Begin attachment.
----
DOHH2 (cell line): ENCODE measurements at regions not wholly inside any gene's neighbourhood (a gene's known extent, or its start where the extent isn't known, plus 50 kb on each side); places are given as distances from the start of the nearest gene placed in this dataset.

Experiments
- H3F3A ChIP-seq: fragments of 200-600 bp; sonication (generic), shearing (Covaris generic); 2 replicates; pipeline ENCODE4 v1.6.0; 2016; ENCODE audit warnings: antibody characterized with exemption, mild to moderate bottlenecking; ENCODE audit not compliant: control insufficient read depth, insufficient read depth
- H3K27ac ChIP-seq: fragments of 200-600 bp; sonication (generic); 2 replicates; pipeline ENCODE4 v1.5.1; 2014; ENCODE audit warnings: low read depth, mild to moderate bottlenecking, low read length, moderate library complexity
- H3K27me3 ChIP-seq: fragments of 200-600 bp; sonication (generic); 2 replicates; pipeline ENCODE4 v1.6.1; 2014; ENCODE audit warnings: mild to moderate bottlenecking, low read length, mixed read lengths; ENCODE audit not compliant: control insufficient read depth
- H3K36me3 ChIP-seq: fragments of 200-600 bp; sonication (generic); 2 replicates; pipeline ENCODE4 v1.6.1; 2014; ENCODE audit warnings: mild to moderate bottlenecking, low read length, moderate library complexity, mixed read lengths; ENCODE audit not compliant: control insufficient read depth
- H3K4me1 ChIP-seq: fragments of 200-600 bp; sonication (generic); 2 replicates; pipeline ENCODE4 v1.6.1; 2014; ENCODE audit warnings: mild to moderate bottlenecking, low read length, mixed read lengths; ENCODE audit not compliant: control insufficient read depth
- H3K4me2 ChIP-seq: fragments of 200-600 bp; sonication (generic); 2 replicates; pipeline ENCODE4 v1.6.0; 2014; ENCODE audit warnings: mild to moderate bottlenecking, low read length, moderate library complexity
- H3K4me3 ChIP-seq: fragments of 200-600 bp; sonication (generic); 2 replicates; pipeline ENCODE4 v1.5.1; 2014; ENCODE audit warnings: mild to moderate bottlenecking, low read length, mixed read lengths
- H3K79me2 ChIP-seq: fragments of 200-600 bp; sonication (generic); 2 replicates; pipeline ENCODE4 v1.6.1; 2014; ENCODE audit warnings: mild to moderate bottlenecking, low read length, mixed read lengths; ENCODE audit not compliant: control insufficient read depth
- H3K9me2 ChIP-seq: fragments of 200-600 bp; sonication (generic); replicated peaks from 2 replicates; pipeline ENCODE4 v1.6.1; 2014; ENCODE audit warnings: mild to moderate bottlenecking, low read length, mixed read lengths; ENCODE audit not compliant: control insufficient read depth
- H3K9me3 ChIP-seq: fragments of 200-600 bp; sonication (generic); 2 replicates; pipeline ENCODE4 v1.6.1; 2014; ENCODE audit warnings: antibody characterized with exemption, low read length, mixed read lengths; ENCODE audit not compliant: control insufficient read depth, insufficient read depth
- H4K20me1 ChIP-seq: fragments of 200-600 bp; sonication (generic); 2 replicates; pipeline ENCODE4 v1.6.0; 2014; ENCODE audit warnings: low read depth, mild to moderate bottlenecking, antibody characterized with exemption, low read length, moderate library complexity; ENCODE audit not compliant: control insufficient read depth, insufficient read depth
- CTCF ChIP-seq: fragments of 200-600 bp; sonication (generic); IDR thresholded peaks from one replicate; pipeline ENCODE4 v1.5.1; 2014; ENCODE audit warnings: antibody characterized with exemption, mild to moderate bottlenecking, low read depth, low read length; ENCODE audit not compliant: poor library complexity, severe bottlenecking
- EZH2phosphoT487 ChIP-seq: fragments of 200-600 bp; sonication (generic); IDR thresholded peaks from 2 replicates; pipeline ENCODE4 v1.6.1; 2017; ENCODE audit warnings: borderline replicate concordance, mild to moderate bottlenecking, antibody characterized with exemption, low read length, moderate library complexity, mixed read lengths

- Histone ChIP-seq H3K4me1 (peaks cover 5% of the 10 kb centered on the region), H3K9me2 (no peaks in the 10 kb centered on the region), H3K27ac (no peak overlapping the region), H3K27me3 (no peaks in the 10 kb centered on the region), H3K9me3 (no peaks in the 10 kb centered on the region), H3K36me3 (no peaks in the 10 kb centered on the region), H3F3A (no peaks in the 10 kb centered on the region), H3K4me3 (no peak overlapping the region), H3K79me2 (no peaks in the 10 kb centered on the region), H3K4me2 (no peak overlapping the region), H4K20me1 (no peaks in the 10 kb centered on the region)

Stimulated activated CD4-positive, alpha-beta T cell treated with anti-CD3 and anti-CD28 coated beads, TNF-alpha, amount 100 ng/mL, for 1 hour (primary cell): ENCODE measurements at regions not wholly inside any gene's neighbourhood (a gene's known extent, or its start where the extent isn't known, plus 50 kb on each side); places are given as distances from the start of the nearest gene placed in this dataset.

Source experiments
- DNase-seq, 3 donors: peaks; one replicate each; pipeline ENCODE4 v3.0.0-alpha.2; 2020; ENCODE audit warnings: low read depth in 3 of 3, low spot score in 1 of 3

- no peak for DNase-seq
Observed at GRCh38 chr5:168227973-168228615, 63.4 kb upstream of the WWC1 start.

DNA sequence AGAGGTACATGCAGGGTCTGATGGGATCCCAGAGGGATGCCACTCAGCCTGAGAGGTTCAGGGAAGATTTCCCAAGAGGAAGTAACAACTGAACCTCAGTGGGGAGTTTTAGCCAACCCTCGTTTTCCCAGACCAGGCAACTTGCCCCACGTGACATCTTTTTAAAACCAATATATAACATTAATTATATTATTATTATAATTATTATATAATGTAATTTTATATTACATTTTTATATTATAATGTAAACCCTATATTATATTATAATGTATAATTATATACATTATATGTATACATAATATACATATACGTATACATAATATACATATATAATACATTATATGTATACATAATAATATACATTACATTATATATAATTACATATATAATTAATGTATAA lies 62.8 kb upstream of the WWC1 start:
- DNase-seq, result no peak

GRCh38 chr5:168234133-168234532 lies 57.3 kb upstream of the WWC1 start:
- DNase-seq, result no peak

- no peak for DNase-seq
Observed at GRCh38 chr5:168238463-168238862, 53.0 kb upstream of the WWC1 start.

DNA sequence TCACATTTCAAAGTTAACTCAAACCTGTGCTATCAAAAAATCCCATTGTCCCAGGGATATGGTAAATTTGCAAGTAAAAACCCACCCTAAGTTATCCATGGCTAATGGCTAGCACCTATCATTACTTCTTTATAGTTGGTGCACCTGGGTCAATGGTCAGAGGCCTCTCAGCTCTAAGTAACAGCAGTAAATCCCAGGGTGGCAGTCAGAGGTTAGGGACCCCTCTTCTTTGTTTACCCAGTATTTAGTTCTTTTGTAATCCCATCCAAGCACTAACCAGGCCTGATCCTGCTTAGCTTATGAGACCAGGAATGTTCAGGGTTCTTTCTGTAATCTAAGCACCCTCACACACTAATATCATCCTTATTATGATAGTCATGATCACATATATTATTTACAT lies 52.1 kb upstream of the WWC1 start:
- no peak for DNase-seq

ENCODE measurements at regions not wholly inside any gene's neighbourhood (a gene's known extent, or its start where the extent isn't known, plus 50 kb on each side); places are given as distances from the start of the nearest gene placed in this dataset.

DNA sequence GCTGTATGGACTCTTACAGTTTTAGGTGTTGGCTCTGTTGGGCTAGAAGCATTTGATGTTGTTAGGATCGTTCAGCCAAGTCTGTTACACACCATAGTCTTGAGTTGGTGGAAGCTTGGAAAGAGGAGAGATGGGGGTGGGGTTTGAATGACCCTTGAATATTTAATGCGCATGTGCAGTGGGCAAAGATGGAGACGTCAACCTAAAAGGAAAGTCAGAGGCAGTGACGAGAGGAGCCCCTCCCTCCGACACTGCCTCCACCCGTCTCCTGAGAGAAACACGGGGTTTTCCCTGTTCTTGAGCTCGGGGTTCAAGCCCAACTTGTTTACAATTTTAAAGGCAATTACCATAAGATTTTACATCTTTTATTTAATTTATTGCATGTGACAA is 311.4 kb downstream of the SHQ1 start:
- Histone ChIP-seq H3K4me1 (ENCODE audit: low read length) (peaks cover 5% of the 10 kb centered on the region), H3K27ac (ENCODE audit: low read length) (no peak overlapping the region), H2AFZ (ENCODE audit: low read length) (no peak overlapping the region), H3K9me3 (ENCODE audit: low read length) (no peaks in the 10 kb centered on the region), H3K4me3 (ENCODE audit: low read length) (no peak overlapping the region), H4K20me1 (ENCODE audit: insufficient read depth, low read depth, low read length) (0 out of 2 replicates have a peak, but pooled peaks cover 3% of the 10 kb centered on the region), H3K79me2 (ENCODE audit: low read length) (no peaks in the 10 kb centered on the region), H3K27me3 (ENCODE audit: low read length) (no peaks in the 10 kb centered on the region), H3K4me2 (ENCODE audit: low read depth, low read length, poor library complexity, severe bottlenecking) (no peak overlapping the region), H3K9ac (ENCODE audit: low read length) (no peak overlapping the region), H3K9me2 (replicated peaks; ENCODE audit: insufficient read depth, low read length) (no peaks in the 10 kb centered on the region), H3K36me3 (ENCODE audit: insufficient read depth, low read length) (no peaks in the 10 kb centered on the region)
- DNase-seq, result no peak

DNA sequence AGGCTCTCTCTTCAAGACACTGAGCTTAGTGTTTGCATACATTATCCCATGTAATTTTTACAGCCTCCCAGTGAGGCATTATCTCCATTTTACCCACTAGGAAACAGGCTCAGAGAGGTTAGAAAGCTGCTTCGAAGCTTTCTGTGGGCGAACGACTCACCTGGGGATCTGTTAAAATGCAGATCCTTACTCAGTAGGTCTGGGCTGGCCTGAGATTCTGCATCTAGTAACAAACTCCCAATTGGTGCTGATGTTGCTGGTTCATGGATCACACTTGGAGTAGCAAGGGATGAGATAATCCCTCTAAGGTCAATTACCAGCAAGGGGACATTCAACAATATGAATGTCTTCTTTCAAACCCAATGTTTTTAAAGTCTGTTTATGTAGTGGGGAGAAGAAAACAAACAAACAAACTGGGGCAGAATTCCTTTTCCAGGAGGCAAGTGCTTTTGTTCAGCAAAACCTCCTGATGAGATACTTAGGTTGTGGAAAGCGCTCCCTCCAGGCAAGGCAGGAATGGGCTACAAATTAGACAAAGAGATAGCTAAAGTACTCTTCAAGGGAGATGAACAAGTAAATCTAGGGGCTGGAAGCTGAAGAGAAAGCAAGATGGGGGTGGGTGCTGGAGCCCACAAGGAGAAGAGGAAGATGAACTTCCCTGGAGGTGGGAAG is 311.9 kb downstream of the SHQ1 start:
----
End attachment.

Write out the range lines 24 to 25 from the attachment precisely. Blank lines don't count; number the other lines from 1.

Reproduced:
GRCh38 chr5:168234133-168234532 lies 57.3 kb upstream of the WWC1 start:
- DNase-seq, result no peak